As I mentioned, the winter of '62-'63 would be the coldest on record in 221 years. Well-heeled friends from the college did without running water for a month, as pipes froze—but, true to British stiff upper lip, they hauled in drinking water and took baths at friends' houses. Our water flowed, but heat barely did. Our main source of warmth was small radiant heaters built into the walls. They burned holes in your pants if you got near enough to benefit from their pathetic output. We closed off the top floor of our row house, hung blankets across the top of the stairs, and fired up the oven for heat. When we ventured up there in the spring, the walls were covered with mildew.
In a journal I kept for a few months, I call myself a “book widow.” Robert's trip to Russia had shoved me rudely into place. But the writing, I see now, was rapidly breaking through denial. For example, I wrote, “Wish I were more patient with the children. Right now they got their hands muddy and sandy and I feel like spanking them. Carol fell off a chair and wanted to be picked up, but realized I wouldn't do it and asked Laura to. The latter refused. Laura is a serpent. Maybe I am one too!” The journal entries lasted only a few months, to my later regret. They came to an abrupt end when Robert complained that I didn't let him read my journal.
Those were the days when we feared Laura was autistic. She spent literally hours fingering a ring of keys. She meticulously whited her little blackboard with chalk just to erase it and start all over again. She stopped talking to Robert and the babysitter, not to mention the occasional visitor. Robert devised his own treatment—fortunately not corporal punishment this time. He offered his lap while reading at the desk, for however long she wanted it, usually half an hour at a time. It worked. Within a month of soaking up his physical contact, she began to speak again.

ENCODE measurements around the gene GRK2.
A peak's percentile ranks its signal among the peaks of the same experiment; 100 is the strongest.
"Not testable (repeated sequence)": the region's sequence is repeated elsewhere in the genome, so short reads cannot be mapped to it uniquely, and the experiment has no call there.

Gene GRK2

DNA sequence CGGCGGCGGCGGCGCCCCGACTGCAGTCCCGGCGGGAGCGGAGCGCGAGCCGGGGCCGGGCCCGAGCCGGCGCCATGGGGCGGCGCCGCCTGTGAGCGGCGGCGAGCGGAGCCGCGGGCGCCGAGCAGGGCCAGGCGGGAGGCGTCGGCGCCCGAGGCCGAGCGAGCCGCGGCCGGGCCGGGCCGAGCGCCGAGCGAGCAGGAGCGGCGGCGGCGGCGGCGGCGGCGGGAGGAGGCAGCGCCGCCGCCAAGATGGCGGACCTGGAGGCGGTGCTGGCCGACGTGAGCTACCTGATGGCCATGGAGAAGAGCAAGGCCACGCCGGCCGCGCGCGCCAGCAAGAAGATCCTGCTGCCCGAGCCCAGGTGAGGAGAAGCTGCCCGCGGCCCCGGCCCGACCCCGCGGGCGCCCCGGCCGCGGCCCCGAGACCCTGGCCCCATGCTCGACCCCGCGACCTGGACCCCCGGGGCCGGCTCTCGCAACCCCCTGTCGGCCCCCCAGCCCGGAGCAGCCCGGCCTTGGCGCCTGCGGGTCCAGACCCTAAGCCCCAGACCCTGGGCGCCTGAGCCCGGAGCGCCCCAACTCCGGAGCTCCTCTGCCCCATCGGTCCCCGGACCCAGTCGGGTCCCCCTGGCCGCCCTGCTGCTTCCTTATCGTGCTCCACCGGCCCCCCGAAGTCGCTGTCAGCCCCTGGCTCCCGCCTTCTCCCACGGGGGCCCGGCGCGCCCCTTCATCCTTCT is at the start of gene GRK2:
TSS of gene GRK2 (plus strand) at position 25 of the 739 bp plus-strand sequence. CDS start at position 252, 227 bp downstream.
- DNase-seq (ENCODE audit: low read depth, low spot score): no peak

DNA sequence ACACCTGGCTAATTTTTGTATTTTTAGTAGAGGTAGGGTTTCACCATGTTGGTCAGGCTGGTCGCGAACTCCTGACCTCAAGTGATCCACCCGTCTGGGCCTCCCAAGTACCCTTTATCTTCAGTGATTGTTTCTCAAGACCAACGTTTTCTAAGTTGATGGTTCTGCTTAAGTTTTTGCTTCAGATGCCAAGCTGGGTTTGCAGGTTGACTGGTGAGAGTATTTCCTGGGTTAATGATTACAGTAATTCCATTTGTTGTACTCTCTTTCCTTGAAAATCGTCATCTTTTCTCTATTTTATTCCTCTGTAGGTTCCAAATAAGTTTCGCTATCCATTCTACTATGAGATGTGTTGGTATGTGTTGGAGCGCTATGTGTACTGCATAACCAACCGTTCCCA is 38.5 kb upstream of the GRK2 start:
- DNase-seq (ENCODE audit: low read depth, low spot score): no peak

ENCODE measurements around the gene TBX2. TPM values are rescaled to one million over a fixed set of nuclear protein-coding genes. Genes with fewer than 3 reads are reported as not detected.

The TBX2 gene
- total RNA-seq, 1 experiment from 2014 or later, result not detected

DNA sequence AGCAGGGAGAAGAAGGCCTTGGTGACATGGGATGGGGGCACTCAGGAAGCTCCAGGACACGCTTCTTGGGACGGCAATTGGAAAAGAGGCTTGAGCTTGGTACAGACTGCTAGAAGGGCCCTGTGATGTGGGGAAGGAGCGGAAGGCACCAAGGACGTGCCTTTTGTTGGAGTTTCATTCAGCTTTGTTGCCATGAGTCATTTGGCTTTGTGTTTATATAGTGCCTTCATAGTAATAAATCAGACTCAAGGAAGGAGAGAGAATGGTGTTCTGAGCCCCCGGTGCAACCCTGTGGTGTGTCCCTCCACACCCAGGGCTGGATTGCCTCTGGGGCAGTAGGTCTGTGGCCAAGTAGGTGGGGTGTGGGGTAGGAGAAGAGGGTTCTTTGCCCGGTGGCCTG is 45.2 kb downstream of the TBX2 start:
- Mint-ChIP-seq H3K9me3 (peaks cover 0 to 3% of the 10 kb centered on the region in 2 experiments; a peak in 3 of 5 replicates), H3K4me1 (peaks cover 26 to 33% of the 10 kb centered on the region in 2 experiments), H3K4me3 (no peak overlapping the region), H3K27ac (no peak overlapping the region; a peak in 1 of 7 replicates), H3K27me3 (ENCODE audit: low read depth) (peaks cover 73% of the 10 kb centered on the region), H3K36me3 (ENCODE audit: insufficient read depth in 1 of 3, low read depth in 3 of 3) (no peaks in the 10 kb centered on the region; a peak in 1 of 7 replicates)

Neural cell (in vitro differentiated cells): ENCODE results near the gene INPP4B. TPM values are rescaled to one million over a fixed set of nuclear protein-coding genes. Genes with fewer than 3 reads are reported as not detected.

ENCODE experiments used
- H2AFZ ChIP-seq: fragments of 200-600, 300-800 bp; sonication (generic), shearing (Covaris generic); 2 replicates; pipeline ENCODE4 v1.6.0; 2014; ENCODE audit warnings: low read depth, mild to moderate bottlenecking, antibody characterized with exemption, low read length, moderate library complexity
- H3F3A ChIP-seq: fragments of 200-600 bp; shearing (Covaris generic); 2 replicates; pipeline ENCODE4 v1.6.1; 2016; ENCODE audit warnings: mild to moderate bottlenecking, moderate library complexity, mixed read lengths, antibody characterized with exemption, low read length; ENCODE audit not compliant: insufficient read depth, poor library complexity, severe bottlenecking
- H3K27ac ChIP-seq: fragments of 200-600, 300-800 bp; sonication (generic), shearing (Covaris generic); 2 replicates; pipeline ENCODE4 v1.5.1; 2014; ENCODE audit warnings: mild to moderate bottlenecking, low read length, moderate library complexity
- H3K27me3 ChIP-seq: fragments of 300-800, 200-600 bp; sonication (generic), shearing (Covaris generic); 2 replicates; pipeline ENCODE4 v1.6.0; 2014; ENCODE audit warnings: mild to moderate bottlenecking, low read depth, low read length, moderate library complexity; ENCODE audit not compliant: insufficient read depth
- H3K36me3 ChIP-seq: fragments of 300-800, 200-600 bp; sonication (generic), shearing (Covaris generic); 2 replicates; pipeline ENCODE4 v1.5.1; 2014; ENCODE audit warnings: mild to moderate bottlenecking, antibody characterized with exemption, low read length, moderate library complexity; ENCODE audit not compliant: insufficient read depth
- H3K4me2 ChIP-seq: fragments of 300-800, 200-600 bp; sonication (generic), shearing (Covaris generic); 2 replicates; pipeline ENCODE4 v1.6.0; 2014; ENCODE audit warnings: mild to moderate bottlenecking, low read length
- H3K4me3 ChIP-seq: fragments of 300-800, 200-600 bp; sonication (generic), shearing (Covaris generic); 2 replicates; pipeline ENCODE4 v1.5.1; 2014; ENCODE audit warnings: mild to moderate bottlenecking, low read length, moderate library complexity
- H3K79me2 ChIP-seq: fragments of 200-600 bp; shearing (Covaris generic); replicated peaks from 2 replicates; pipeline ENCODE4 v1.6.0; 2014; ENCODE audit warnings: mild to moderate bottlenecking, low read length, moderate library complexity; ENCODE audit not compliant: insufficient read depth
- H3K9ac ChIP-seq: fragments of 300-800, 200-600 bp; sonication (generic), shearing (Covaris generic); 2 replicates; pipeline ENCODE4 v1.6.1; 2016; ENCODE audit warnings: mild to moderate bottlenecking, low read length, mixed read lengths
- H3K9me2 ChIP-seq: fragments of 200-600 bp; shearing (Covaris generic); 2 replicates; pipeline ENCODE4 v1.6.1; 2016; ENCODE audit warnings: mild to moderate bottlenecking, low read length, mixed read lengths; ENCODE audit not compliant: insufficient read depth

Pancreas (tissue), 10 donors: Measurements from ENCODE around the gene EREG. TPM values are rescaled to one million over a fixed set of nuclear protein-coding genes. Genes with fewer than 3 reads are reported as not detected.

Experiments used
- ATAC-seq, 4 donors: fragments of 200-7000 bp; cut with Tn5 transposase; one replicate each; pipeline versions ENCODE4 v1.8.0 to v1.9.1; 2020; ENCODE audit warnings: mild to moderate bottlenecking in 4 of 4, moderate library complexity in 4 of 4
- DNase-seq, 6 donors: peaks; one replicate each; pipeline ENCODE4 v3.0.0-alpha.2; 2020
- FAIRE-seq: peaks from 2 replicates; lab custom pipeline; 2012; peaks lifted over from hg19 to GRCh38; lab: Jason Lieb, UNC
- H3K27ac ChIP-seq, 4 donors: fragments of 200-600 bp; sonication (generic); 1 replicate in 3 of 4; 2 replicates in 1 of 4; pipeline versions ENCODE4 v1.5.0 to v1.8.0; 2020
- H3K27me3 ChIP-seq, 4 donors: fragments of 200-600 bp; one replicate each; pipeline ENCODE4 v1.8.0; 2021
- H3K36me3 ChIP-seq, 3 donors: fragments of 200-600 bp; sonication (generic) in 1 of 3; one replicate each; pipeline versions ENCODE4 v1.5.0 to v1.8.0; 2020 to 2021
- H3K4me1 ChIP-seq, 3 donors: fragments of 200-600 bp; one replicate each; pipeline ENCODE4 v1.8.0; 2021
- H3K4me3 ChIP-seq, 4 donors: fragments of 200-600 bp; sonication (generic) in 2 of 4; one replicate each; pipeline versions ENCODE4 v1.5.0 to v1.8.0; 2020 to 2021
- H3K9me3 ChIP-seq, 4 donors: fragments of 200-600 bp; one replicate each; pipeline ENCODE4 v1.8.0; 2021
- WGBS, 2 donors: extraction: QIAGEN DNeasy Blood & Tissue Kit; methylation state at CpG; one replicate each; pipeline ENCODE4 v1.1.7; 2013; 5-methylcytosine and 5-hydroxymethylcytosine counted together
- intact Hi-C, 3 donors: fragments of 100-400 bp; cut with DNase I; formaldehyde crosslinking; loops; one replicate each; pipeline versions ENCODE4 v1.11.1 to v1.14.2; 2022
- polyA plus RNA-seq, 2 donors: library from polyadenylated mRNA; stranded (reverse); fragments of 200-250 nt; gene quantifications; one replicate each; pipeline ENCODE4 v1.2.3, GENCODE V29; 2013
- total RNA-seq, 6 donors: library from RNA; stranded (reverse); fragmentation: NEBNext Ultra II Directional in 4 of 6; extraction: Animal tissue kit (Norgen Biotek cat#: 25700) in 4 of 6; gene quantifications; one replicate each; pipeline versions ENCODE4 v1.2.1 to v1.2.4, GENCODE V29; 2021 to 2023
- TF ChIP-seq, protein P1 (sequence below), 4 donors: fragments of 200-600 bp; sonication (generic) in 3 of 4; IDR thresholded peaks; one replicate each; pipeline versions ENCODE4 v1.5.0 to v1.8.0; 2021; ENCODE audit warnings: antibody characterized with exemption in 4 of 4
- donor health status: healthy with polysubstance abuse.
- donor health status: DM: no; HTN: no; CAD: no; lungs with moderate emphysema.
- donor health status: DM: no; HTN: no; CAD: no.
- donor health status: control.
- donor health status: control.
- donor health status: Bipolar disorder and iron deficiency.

Timed photo op in the backyard, St. Bernard's Road
The year in England brought on Robert's first episode of impotence, an intermittent problem that would plague our relationship ever after. I parroted the many, many good excuses he offered in a paragraph in my journal: “Piel [then-publisher of Scientific American] does not answer, the seminar report is coming up in less than two weeks, we have to cross the ocean with these three kids, the prospect of a summer in Cambridge with his parents is disquieting, the American Problem [his second book] isn't doing too well, Barty King [another publisher] seems to be something of a conceited nonentity, and Fluegge [a publishing house] turned down the philosophy book.” Listing the excuses that came out of his mouth made me nauseous, given that I didn't even use my own words, but I didn't realize why. I didn't see how I was being dumped on.